busisiwe mkhwebane

Busisiwe Mkhwebane perjury trial set for March

Published by Andile Sicetsha

Busisiwe Mkhwebane appeared briefly at the Pretoria Magistrate’s Court, on Thursday, where her triple perjury charge was officially registered.

Busisiwe Mkhwebane perjury trial gets a date

The matter has been postponed for Thursday 25 March at the request of the State. It’s understood that prosecutors need additional time to iron out final pre-trial issues.

Mkhwebane’s defence, led by Advocate Dali Mpofu, has made it clear that they are pushing for a withdrawal of all charges, citing faults in a case that, in their own words, is “frivolous and contrived.”

What is Mkhwebane in the dock for?

Per News24, the Public Protector, an embattled representative of Chapter 9 of our Constitution, was hit with perjury charges after non-profit organisation Accountability Now laid a complaint about Mkhwebane’s handling of the infamous Absa/Bankcorp report.

You may remember that in 2017, the bank group was faced with heaps of backlash after Mkhwebane’s report alleged that during the 1980s, Absa had received kickbacks from the apartheid government.

In her findings, Mkhwebane has unleashed the special investigations unit (SIU) to clamp down on the bank and collect more than R1.1 billion in alleged siphoned funds.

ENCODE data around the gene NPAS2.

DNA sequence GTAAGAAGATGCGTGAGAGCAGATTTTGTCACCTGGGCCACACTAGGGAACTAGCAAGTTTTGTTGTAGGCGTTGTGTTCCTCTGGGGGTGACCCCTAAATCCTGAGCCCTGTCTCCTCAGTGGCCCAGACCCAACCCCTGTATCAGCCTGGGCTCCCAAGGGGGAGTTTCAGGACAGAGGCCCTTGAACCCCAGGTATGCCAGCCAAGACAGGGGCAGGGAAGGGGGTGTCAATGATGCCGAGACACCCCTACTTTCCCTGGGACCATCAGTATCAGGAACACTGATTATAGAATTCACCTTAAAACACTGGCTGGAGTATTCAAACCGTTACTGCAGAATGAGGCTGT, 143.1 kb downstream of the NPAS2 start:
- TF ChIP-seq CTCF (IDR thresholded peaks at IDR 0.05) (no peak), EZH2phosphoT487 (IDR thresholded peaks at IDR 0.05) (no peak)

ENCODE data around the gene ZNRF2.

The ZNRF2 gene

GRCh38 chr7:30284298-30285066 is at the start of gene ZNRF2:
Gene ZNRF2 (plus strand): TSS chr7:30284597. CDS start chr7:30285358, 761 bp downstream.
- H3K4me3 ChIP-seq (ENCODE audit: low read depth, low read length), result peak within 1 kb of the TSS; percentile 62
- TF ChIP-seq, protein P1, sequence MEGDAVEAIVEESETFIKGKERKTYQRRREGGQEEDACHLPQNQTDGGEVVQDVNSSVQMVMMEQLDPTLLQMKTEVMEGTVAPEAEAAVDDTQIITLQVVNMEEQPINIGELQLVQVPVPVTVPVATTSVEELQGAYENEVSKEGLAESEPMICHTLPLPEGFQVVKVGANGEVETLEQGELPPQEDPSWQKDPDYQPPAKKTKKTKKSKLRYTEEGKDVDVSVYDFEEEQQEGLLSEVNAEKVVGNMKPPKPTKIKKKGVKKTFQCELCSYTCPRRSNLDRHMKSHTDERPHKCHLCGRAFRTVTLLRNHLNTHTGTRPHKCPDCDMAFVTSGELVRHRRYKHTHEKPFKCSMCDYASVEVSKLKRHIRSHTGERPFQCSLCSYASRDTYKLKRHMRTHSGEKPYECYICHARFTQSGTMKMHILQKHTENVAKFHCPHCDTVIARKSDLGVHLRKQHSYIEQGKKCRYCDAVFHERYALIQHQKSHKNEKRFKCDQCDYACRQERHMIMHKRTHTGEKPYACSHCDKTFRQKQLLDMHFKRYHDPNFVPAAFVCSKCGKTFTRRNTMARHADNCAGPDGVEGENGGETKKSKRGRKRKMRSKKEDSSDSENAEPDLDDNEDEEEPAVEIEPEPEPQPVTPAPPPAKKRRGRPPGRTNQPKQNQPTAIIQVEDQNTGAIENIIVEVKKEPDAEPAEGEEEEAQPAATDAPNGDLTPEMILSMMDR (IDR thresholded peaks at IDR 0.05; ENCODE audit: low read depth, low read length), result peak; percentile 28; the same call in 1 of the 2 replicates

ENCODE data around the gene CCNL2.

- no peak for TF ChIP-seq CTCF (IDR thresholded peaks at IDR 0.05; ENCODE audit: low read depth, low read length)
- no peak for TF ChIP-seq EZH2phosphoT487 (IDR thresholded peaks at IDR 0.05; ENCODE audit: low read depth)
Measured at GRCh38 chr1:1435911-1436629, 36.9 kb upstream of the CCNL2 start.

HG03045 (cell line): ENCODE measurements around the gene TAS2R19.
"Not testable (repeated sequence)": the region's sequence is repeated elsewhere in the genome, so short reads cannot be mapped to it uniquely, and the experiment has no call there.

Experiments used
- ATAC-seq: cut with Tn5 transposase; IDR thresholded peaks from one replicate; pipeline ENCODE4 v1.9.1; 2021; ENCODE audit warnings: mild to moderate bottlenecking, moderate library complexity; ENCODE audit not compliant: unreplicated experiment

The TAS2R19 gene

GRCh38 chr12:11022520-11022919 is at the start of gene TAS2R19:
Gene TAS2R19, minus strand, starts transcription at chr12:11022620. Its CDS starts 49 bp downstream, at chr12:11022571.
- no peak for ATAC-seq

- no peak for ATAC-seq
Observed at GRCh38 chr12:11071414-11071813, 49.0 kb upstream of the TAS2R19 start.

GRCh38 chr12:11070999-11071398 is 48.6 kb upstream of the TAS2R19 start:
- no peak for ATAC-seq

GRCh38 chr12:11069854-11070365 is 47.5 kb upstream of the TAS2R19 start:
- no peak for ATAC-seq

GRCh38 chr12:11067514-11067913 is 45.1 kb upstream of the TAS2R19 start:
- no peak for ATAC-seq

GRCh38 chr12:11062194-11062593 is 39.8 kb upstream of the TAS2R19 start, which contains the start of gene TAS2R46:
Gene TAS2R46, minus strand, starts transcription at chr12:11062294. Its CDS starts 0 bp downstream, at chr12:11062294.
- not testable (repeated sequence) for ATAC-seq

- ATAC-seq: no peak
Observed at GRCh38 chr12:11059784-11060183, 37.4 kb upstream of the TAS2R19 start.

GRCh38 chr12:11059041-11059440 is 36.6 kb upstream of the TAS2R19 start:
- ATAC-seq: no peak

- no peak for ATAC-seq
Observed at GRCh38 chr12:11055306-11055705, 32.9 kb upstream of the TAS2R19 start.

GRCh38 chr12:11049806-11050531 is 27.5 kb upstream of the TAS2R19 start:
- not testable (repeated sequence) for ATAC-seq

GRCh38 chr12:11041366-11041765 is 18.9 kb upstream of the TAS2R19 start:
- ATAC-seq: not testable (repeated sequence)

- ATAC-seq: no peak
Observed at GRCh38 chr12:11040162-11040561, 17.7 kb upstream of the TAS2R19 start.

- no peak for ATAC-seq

Upon review of the report, it was determined that Mkhwebane had made glaring errors, with instances of bias, in her investigation.

The matter stayed in deliberation until November 2020 when Gauteng’s director of public prosecutions Andrew Chauke found enough probable cause to register a triple perjury charge against the Public Protector.

Will Mkhwebane spend time in jail if found guilty

It’s still too early to make guesses about how this case will pan out in court. Mkhwebane faces a serious charge, since perjury carries a prison term, or a hefty fine in some cases.

For example, in The State vs Portia Ncamane, the Free State High Court sentenced Ncamane to six months imprisonment for perjury. However, the sentence was suspended for five years, “on condition that the accused is not again convicted of perjury.”

Currently, Mkhwebane is on a sabbatical and is expected to return to her duties on Wednesday 31 March 2021.

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